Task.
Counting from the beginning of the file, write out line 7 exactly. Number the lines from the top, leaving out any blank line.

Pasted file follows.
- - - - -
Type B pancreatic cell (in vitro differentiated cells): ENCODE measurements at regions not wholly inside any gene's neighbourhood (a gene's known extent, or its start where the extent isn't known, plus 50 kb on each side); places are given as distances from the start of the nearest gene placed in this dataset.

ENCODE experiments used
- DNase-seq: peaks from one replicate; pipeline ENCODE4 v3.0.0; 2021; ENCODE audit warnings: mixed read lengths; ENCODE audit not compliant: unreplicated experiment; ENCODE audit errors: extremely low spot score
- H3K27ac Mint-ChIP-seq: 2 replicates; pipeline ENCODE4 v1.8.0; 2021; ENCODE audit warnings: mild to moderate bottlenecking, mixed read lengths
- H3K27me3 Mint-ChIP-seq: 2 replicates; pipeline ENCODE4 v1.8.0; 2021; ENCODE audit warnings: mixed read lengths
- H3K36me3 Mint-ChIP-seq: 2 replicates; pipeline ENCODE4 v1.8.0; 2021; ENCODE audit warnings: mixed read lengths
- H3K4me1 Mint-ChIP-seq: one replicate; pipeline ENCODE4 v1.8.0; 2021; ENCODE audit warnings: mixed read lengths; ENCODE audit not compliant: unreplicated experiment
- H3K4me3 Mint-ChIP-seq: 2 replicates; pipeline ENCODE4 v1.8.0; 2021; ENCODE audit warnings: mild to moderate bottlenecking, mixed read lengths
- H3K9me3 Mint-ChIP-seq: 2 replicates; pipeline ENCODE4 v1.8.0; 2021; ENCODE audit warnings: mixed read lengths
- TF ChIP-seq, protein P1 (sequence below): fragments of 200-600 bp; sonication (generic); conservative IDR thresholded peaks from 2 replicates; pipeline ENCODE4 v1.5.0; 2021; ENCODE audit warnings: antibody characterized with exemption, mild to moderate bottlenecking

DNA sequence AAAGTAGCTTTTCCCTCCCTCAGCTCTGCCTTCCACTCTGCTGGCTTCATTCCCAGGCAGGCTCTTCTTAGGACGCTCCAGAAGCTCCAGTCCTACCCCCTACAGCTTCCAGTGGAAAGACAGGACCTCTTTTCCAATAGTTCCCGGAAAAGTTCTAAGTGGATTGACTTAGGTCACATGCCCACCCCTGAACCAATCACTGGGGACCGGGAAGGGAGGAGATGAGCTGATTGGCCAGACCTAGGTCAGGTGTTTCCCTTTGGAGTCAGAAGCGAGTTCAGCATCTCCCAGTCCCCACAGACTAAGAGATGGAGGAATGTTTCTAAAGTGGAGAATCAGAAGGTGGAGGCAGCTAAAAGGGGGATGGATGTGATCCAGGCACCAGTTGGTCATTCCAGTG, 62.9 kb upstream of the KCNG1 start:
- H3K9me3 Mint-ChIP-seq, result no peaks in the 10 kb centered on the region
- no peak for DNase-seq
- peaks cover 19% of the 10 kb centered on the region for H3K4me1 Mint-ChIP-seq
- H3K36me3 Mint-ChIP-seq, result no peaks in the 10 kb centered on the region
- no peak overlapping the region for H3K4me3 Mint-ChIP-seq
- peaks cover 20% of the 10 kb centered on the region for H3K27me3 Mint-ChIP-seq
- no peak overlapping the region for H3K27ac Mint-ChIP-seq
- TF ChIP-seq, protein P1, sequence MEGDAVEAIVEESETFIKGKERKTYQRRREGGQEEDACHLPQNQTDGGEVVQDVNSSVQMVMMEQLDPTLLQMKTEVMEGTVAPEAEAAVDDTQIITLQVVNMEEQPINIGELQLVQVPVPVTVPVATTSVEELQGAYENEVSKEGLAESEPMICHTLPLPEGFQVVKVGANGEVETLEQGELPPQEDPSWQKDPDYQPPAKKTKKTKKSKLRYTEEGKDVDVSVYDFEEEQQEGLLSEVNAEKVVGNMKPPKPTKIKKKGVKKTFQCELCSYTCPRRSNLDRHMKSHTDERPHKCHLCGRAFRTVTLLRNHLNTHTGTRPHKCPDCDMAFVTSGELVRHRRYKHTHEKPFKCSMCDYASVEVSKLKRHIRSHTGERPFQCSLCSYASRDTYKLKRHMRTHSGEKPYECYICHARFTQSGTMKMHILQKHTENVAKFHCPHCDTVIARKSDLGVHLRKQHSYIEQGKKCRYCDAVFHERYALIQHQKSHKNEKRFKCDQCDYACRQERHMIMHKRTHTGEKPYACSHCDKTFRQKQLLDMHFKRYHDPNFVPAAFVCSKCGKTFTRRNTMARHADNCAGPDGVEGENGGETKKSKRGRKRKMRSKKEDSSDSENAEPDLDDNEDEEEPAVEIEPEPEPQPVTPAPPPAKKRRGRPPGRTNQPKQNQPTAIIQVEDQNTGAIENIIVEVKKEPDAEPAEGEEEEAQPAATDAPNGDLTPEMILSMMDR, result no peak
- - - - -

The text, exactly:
- H3K4me1 Mint-ChIP-seq: one replicate; pipeline ENCODE4 v1.8.0; 2021; ENCODE audit warnings: mixed read lengths; ENCODE audit not compliant: unreplicated experiment